Networking is the single most effective way to job hunt and to increase business opportunities. Without a circle of high quality professional acquaintances, you will be severely disadvantaged throughout your career. However, building this circle requires planning and you have to continually work at it. How do you get started? Most importantly, how do you make sure you arenâ€™t turning people off or damaging your reputation, especially on the internet?
If you want to be networking with other bloggers, webmasters, affiliates, etc; you need to act as a resource. Do not be one of those network readers where they ask you to exchange links and that is it. You need to think to yourself and ask in return what can be provided, how long are you willing to network, what are you willing to do?
I was once in those shoes where I would just email webmasters to add me on their main page to up my PR (page rank) and get publicity. That is all I wanted, I didn't want to do anything else with thewebmaster or their website, I wanted the popularity of his web page and funneling the traffic to mine. What a bad experience.
Even readers that send me email about link exchanging, bothers me because I will respond asking if they would like to network with me in the future. Usually no response. Before I even want to network with someone I tend to send them an email or respond to their email if they would like to help me grow while I help them grow. usually none will respond.Â I will even provide prizes or provide them with something free, yet all they want to do is ask me to help them promote their product or do a link exchange, very typical for beginners.
I found out that to effectively network with others you need to be able to return a favor later in the future or even help out the fellow webmaster/author. In return you and the webmaster maybe even online friends. This is well said from Scott Bradley:
I mean that when networking...aside from utilizing the other person for their personal network or their services, don't forget to let them know how you can be a resource to them as well...to further create a synergistic bond between you and them.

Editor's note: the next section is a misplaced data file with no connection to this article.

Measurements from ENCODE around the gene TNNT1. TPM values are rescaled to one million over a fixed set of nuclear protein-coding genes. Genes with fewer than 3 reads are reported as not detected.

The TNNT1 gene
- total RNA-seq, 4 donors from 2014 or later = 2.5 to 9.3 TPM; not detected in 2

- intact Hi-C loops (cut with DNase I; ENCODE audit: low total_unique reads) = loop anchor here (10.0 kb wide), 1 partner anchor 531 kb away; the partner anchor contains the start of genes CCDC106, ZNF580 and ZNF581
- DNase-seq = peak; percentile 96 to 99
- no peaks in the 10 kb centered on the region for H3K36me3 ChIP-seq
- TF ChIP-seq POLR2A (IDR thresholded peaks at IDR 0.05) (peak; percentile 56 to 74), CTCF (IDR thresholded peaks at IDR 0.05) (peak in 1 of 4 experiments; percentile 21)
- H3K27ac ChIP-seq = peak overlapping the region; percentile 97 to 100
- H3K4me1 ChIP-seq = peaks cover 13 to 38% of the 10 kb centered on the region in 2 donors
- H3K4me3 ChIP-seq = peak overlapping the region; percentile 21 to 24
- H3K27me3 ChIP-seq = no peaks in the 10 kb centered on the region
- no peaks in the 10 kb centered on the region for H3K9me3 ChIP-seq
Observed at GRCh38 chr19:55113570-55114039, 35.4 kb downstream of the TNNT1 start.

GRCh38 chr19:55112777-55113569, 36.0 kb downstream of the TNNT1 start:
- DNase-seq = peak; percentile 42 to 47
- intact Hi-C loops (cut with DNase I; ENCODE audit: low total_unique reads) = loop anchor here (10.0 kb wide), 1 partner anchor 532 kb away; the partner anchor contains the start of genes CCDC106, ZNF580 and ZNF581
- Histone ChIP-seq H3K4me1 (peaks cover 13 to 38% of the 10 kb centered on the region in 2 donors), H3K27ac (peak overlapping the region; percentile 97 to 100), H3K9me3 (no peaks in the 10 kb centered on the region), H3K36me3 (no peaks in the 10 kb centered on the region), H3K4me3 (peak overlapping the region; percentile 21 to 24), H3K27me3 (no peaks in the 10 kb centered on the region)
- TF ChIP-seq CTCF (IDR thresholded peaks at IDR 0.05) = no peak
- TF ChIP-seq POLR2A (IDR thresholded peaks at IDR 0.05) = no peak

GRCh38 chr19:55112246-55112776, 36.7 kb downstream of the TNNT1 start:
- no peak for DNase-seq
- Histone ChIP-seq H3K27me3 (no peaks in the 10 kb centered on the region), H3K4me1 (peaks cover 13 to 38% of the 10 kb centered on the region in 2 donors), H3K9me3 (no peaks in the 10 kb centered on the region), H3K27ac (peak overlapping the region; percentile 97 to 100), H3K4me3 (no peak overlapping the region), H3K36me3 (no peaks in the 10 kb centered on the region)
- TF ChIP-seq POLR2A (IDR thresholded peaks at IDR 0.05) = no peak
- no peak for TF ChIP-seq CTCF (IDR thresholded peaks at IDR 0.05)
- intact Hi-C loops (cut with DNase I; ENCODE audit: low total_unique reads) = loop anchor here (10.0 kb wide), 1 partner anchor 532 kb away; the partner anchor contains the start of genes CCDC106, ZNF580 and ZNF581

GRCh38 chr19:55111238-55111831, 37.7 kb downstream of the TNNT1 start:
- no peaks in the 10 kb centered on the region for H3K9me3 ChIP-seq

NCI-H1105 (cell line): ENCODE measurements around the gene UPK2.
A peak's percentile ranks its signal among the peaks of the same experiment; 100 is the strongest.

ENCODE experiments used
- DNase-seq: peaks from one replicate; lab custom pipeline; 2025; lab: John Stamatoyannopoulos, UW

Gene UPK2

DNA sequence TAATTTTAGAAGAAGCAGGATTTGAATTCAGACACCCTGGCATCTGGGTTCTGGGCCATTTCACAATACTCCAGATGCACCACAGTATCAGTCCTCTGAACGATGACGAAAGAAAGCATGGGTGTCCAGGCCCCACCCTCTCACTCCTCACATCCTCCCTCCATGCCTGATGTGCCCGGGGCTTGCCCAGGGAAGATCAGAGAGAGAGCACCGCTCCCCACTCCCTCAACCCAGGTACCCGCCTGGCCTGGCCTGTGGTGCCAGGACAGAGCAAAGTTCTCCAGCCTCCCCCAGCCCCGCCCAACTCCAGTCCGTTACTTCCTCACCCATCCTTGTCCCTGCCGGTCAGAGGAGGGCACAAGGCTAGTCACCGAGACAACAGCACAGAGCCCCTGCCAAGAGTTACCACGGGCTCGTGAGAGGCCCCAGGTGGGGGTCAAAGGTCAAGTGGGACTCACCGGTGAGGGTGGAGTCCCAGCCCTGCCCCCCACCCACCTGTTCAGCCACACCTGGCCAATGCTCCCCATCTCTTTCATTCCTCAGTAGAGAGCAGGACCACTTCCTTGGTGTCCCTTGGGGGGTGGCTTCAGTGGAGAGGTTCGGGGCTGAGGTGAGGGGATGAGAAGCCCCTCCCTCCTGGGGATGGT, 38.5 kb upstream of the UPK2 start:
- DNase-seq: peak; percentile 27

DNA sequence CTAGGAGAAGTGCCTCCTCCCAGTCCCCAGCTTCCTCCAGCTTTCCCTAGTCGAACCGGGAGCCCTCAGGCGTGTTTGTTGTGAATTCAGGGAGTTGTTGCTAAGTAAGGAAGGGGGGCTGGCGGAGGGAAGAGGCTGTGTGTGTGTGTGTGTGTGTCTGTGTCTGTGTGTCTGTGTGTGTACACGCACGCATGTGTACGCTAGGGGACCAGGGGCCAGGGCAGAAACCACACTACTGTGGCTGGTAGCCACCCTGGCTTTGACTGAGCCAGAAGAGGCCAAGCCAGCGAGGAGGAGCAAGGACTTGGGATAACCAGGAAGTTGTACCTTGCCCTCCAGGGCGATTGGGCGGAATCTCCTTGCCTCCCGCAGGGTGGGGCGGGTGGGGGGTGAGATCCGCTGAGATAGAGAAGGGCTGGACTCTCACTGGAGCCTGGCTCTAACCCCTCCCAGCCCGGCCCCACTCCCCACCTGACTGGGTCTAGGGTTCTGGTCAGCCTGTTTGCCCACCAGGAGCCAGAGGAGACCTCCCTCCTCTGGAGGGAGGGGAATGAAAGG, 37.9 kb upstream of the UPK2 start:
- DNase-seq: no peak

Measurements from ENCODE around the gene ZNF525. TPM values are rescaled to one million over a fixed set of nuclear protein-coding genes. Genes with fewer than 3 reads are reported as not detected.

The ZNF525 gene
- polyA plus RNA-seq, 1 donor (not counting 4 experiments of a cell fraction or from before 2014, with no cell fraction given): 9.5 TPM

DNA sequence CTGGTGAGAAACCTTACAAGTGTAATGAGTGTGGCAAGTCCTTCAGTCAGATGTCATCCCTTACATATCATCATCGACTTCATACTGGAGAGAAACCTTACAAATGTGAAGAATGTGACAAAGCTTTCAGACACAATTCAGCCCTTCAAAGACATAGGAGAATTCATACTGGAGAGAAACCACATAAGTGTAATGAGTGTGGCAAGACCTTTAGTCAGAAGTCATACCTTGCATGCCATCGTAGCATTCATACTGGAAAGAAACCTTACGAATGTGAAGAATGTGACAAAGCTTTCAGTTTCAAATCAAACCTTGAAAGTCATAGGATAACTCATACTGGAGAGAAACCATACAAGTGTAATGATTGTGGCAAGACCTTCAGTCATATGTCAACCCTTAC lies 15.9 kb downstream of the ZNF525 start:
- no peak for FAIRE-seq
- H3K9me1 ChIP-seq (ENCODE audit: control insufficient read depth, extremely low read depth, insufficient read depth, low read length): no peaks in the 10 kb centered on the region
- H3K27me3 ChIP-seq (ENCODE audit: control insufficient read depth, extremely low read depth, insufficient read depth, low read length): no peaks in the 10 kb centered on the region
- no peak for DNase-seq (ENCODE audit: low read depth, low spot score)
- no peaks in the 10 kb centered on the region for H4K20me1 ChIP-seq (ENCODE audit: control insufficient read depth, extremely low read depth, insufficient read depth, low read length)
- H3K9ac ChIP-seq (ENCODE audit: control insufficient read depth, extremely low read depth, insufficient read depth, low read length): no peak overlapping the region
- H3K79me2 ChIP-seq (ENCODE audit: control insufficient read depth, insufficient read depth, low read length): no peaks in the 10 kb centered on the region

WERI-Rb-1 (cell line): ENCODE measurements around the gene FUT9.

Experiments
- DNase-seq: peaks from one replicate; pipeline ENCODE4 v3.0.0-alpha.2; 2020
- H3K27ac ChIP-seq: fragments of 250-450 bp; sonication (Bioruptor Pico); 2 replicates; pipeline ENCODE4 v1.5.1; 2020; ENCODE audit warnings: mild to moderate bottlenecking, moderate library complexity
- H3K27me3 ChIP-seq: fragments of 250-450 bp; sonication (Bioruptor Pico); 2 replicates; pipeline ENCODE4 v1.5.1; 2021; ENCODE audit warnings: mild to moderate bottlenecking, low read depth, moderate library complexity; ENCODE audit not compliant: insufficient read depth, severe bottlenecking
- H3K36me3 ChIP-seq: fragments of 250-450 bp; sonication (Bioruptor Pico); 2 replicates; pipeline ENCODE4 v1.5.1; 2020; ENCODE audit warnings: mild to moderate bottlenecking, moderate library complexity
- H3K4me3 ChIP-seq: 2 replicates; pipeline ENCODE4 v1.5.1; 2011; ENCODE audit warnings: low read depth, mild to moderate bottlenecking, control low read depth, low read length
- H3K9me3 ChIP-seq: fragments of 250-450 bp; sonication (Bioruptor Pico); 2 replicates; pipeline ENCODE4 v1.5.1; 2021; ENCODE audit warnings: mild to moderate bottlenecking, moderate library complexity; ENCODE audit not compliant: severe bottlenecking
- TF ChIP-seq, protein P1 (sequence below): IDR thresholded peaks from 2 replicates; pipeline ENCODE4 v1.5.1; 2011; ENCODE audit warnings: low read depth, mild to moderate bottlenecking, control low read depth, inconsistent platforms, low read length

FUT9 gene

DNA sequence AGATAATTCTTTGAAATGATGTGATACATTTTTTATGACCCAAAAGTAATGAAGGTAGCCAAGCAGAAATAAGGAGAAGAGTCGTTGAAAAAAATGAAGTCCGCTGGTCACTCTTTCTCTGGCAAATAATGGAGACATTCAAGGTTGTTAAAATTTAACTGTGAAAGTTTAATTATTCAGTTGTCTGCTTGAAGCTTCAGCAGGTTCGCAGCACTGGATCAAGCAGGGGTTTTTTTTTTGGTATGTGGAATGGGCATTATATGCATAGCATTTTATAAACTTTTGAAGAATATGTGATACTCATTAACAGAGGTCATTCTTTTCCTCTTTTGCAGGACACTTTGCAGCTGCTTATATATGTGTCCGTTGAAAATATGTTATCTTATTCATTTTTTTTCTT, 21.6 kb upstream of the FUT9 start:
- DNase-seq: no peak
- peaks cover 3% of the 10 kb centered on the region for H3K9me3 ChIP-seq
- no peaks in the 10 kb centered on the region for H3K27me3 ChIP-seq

Your networking will not be productive if you are asking someone (who isn't the right person) to read your work. Or maybe you're listening only partially to someone and then writing them off if they don't seem to have what you want. Productive/Effective networking is about building long-term relationships.
An important part of networking is continuance. Youâ€™re building a relationship. There needs to be planned follow-up activity and communication. The best way to accomplish this is by asking for their email address/screen names/ telephone number and summarizing the action steps you plan to take based on your dialog. Include a follow-up phone call or as we approach web 2.0 communicate online as part of your summary.
Why long-term? Because it's highly unlikely that you or your contact have what the other wants at that very moment. The idea is to keep in touch until you do. In the meantime, you want to offer value or be of service so that the other person feels it'll be worthwhile to stay in touch with you.
Ask for permission to stay in touch; don't just add the person to your email list. Decide how you'll stay in touch. Occasional emails? A monthly newsletter? Maybe Over IM (Instant Messaging)? Scott again has a post on this matter as well, networking via IM. He speaks of how you can keep the conversation going and not make it boring at all. Conversation and communication is key to any successor.
One thing to make sure that you do, to keep the conversation flowing is to always always always after you say something ask an open ended question....for instance....say that he says..."I like ferrari's...." Then I would respond with..."You do? I love ferrari's as well. When did you last drive one?"
When you start out networking you need to have a good attitude. Most networkers will think "whats in it for me?"
If you approach a networking with a "whatâ€™s in it for me?" attitude, you will be just like all those sharks that have kept you away from networking to begin with. Get into networking looking for opportunities to help others. When you give this way, your "get" is always bigger.
Networking is also about finding out as much as you can about the people with whom you are networking. This serves many purposes. Remembering things about a person the next time you see them makes them feel significant. They will want to do more for you. Secondly, you can begin to connect the dots between their background and your own career objectives. Thirdly, you are building a bridge of trust; your encounter will be viewed as genuine and mutually beneficial, rather than as a manipulative gesture designed just for your gain.
Why do you think there are social communities online that are spurting up everyday, networking with others that know more than you or even does it better is a great feeling. You are being helped while helping others. Myspace and FaceBook are 2 of the biggest and most popular social communities online. Everyone wants to share interests or gather knowledge that their friends of a friend knows.
Networking is about creating relationships which, in turn, creates opportunities. It is about connecting, which builds a network of support that can last a lifetime.